I found The No-No Boy on   K.P. Kollenborn's Blog in her entry listing other books dealing with Japanese American internment after I had read her novel Eyes Behind Belligerence.  Since Eyes Behind Belligerence and No-No Boy had protagonists dealing with being Japanese American during and after World War II, it seemed natural to compare them.  Both Kollenborn’s Jim Yoshimura and Okada’s Ichiro Yamada are what was known as “No-No Boys”.  This means that after they had been interned, they refused to swear an oath of allegiance to the United States, and they refused to serve in the American military during WWII.  Yet these characters could not be less alike in their response to their experiences.  Jim never doubted that he had made the correct decision.  Ichiro was completely angst-ridden, and continually referred to his “mistake”. 

A reader might ask who is more typical of “No-No Boys”, but I don’t believe that characters in a novel can or should be considered representative of an entire group.  If an author is successful in creating characters that resemble actual human beings, then they are unique individuals that represent no one but themselves.  If some readers respond to a character as being true to their own experiences, there may still be other readers who don’t identify with the character. 

For a writer, the idea that a novel speaks for a particular community can inhibit expression.  I will call this anxiety of representation.  If the author is not a member of the group that is the subject of the work, he or she may wonder if it’s possible to reflect what the writer has never experienced.   K.P. Kollenbern is not Japanese American.  John Okada was not a “No-No Boy”.  I am certain that there are many who believe that only someone who has actually been in the protagonist’s shoes can authentically re-create what that character endured. Yet it’s important to point out that anxiety of representation is a much more painful issue for members of the group.  If both the authors of these novels had been Japanese American “No-No Boys”, their work could still be branded as having been false to the experience of “No-No Boys” in some respect.   They would then be ostracized from their own community.  This can happen any time an author writes about any group.  If anxiety of representation overcomes a writer, they might never complete or publish their work.  There may be no fiction dealing with members of a particular community at all.  When Frank Chin says in his Afterword to No-No Boy that he didn’t want the responsibility of being the first Asian-American author, his concern is anxiety of representation.  No-No Boy was the first Asian American novel, but it was also John Okada’s only published work.  It seems to me that anxiety of representation could have been a major factor in John Okada’s failure to complete his second novel during his lifetime. I would like to see this issue vanish from literary discourse.  Instead of focusing on the single truest representation of a group, we should consider enriching literature by celebrating a diversity of perspectives.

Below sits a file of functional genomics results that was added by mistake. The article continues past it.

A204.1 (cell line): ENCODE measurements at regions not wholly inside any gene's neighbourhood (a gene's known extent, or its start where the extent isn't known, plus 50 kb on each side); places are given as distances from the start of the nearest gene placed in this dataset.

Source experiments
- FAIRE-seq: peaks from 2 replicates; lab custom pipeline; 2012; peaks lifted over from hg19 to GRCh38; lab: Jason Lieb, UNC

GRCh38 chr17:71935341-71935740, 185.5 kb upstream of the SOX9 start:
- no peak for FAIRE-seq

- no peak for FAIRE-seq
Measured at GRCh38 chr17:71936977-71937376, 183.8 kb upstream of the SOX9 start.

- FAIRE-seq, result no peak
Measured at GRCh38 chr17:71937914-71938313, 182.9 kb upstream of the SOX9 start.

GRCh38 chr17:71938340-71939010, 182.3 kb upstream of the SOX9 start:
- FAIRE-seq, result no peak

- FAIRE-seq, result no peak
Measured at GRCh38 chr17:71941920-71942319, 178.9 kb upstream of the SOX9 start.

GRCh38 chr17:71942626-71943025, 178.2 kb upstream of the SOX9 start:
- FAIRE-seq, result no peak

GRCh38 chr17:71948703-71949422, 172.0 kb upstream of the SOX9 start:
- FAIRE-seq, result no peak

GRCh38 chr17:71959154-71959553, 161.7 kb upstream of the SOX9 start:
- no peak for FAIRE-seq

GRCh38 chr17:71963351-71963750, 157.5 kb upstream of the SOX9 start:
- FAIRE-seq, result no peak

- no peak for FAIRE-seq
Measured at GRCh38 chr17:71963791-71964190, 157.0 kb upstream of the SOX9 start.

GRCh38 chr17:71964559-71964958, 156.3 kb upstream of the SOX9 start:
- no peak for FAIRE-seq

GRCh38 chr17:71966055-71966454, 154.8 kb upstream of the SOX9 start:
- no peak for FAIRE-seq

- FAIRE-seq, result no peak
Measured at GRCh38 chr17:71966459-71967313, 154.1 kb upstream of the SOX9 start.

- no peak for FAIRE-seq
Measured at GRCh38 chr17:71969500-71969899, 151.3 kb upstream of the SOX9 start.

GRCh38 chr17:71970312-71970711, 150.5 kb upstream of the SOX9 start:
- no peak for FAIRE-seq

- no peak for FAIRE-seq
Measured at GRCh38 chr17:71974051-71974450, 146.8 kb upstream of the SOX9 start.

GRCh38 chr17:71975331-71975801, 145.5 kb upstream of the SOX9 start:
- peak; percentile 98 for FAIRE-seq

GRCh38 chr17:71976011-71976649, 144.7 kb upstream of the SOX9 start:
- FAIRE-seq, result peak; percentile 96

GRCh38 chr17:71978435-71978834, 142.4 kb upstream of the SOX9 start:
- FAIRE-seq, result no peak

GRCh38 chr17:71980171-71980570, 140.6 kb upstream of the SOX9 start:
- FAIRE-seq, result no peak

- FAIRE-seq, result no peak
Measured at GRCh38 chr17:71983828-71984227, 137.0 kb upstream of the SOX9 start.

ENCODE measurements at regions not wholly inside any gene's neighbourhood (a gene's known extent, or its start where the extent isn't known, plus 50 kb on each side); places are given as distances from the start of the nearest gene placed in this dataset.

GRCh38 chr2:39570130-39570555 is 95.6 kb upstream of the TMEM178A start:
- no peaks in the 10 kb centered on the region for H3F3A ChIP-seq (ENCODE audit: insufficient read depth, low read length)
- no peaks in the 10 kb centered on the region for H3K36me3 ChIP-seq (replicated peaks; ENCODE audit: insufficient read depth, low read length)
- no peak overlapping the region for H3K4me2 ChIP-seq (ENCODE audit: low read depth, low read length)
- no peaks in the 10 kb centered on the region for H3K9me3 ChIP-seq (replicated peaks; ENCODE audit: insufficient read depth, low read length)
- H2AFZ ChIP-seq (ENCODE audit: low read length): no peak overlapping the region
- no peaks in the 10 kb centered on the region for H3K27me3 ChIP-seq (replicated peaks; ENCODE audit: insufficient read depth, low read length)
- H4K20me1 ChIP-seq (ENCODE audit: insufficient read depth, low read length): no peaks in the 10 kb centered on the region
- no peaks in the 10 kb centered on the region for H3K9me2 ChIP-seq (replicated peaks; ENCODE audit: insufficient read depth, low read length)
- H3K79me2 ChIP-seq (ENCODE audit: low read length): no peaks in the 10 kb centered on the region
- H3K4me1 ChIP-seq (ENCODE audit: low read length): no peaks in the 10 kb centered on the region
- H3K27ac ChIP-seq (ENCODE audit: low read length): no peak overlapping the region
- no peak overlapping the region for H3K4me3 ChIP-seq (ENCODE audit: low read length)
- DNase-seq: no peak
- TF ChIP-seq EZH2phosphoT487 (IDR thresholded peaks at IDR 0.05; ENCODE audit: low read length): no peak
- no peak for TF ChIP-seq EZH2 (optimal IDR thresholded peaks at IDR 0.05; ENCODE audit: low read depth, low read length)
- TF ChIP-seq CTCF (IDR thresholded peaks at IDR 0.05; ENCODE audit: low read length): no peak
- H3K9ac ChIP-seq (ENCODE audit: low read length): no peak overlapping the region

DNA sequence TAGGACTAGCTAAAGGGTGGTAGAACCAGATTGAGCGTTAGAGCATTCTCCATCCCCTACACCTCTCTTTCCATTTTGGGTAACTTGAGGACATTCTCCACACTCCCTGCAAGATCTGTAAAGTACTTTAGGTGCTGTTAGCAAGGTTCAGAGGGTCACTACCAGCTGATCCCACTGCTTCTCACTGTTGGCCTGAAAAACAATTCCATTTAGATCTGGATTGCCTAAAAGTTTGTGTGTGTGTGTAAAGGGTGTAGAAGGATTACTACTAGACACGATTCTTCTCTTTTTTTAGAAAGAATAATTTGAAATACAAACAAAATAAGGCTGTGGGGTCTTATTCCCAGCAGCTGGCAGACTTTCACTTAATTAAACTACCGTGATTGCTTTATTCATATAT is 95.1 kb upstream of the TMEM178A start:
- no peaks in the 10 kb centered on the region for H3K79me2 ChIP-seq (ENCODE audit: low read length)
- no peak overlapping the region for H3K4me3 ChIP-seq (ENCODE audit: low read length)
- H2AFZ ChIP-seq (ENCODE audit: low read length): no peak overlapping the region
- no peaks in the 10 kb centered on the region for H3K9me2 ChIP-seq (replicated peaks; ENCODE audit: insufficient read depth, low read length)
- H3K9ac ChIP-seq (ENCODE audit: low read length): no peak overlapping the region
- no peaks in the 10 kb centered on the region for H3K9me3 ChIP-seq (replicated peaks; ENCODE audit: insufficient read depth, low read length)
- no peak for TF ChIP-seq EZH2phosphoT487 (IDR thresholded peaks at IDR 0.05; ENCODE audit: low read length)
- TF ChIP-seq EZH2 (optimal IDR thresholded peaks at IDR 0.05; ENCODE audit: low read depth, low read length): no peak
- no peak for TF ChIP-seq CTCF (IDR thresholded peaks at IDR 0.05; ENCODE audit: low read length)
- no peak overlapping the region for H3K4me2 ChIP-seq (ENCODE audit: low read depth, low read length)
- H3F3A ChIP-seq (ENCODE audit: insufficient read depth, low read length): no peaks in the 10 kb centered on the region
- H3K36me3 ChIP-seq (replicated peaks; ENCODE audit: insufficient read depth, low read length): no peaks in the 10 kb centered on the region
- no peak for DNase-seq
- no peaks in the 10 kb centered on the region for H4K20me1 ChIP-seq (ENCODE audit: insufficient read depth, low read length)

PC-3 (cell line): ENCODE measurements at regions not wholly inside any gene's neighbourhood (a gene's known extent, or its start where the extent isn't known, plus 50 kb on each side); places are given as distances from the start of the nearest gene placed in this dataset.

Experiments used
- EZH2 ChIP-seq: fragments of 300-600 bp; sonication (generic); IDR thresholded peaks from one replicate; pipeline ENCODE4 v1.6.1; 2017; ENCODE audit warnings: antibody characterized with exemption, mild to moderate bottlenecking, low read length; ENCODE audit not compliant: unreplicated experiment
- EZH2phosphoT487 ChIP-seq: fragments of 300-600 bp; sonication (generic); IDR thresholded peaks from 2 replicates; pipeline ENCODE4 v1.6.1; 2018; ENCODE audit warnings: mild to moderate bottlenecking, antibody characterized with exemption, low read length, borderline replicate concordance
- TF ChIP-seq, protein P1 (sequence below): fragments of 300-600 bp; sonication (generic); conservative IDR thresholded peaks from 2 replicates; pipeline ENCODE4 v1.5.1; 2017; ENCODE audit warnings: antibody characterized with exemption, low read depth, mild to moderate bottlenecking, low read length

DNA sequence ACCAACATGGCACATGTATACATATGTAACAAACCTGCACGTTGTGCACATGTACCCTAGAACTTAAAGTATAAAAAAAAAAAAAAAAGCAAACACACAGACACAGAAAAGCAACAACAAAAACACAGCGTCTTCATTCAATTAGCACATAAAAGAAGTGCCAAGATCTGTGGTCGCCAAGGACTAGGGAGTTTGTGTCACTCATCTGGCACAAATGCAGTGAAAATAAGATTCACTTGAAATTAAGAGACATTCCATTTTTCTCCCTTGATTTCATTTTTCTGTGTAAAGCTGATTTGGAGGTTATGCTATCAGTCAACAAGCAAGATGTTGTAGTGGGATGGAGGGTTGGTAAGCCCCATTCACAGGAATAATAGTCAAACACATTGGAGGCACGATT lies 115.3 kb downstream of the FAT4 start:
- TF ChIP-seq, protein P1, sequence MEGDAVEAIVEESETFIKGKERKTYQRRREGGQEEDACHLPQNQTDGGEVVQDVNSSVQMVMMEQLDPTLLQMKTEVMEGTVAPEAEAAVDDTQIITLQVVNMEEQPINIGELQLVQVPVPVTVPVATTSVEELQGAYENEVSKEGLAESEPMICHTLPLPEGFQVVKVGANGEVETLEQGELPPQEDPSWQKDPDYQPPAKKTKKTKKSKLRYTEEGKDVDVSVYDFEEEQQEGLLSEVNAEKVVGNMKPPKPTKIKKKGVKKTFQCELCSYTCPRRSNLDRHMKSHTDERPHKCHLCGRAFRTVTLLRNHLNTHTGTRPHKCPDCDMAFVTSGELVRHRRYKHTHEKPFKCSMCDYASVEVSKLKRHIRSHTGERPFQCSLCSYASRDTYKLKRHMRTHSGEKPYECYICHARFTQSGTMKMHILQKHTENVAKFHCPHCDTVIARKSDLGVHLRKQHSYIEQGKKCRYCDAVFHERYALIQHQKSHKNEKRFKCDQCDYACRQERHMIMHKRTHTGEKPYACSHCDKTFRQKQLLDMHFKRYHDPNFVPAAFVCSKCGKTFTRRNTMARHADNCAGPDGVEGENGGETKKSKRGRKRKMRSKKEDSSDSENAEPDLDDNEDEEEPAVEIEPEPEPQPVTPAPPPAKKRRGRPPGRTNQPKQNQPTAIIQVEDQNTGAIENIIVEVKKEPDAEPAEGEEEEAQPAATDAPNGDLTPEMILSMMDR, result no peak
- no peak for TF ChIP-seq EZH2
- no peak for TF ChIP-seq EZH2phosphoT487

This is why I think that a better question for a reader to ask is why Jim Yoshimura and Ichiro Yamada had such disparate responses.  This question can be answered by examining these characters’ backgrounds as they are portrayed in their respective novels.